John Ringo: East of the Sun, West of the Moon

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John Ringo East of the Sun, West of the Moon
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    East of the Sun, West of the Moon
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    Baen Books
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    Фантастика и фэнтези / Боевая фантастика / Фэнтези / на английском языке
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East of the Sun, West of the Moon: краткое содержание, описание и аннотация

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When the council that controlled the world spanning computer Mother fell out in civil war, it plunged the world in an instant from high-tech utopia to medieval nightmare. Now Herzer Herrick and Megan Trevante have been assigned the mission to capture the spaceship that supplies the fuel for the whole world. Given that Herzer vaguely thinks orbital decay is something having to do with teeth it should be… interesting. With all the usual combat expected in a John Ringo novel, sheds new light on the bizarre relationship between Herzer and Megan, the politics of the new born world and fascinating details of space technology.

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East of the Sun, West of the Moon

by John Ringo

To Miriam.

For reminding me how to laugh.

And, as always, for Captain Tammara Long.

You fly with the angels now.


I’d like to thank, as usual, Travis (Doc Travis) Taylor for help in technical aspects of this book. Notably, for straightening me out on some fairly simple aspects of orbital mechanics and reentry. I’d also like to thank Timothy (Uncle Timmy) Bolgeo for correcting my numerous mistakes in electrical design. I’d also like to thank Patrick Vanner for saving me from making various technical mistakes as well as for the suggestion to use shuttles. As usual, any mistakes that are left are mine and not theirs.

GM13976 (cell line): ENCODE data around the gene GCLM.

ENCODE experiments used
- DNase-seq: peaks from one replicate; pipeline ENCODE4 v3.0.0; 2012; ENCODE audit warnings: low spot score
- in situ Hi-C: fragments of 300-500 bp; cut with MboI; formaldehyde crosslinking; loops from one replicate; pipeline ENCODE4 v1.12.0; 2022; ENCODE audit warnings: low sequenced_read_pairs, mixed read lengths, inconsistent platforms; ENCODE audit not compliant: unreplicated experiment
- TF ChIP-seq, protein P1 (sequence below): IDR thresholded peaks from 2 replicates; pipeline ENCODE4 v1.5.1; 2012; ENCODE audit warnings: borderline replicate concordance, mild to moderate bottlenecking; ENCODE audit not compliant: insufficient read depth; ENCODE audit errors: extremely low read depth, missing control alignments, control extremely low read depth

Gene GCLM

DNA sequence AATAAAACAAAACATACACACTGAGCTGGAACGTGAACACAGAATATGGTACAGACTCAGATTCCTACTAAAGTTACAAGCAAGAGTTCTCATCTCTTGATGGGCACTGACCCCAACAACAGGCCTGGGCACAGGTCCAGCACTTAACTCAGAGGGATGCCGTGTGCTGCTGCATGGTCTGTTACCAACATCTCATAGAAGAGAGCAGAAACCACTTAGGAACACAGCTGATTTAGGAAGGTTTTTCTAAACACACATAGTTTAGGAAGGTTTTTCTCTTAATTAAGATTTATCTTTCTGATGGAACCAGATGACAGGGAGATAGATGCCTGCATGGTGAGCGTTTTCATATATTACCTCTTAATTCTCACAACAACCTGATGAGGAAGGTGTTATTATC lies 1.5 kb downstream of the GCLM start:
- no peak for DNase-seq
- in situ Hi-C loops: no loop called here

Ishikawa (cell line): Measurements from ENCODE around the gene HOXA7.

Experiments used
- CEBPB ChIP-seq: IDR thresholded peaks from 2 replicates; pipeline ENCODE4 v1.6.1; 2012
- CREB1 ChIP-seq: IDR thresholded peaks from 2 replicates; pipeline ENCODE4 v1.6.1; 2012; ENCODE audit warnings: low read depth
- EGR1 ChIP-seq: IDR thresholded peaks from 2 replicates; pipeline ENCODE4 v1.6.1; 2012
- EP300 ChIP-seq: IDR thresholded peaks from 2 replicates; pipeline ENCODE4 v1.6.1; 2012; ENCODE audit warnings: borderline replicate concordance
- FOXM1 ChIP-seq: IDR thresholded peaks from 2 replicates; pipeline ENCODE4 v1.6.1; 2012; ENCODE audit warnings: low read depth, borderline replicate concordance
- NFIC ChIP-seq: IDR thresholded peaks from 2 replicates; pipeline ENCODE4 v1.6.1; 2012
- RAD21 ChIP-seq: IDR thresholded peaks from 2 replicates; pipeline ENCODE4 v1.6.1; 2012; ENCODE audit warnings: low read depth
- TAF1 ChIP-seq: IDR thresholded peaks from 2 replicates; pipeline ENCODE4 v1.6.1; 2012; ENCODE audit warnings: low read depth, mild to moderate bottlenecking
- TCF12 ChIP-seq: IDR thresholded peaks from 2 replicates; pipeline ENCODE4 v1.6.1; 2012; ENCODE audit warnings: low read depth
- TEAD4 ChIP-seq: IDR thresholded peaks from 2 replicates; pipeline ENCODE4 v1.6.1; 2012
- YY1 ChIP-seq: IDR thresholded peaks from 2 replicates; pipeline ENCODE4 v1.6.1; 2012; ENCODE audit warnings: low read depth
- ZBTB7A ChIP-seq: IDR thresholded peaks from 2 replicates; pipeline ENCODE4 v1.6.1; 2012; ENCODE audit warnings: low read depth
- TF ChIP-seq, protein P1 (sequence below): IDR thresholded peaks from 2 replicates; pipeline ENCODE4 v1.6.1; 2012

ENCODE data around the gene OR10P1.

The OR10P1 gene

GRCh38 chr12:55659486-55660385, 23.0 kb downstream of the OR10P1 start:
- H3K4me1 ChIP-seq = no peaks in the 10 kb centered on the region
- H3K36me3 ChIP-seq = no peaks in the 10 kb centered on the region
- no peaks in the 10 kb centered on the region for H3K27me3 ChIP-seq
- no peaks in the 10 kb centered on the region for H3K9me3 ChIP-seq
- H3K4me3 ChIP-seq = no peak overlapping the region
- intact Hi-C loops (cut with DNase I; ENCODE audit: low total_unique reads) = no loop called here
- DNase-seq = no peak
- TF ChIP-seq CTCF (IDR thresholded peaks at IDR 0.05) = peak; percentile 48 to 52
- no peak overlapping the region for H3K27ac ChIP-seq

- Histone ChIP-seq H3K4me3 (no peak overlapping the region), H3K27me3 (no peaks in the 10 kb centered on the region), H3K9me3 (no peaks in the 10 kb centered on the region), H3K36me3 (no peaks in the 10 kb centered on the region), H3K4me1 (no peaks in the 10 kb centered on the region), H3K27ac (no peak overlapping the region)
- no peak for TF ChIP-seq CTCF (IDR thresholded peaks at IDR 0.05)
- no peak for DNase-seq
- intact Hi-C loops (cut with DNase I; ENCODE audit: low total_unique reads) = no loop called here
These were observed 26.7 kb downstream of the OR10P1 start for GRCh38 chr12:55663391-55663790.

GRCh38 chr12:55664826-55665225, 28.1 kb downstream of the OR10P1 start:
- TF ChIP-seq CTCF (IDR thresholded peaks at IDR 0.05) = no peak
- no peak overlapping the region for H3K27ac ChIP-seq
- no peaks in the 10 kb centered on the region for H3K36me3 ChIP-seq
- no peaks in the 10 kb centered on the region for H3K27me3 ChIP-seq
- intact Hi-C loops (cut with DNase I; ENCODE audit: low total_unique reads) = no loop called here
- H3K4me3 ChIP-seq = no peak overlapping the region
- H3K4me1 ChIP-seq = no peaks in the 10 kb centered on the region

I’d also like to thank Linda Donohue for a great outfit and the girls at the San Diego Hooters, Downtown, for providing me with about half the minor characters on Team Icarus. Inspirational ladies all.


Orc Private Tur-uck was having a bad day. It had started by being left in the camp to guard the baggage and had only gotten worse when the humans counterattacked and took the portals. He slammed his shield into the human pussy and drove him back, striking hard with his broad, curved sword. The blow slipped past the human’s defenses and blood flew from a deep gash that gaped like a bloody grin. Then the orc stabbed back in a blinding reverse and drove the sword into the human’s throat, ripping it out in a welter of gore.

“The doors!” Sub-leader Grath bellowed. “Forget the humans! Get the doors up!”

Tur-uck sheathed his sword and dropped his shield, sliding his fingers under the edge of the fallen doorway. The portals, until the humans had taken them, had been spilling out the victorious hordes of the Masters. None could stop the Horde; it was victorious in every battle. Except, a quiet voice suggested, this one. The humans had appeared from their own doorways and were knocking down the doors of the Masters, and the Horde, blindly obeying orders, was dashing out of the camp, leaving it to the human invaders.

The doorway was heavy and the attack had cost Grath’s group many lives. Lives were nothing; they were to be spilled for the Masters. But they had barely enough to lift the portal to the level of Grath’s knees, much less set it back upright. It was heavy metal with a concrete base and no matter how they struggled they could not get it more than a meter off the ground.

Tur-uck suddenly let go and dropped to his hands and knees, scuttling under the doorway.

“Come back here, you coward!” Grath shouted, his voice made guttural by the Changes to his throat and the large canine tusks in his mouth.

“I’m going to get help!” Tur-uck shouted, but he knew he was too late. Already more of the humans were charging Grath’s remaining orcs and from the far side there would be no way to raise the doorway.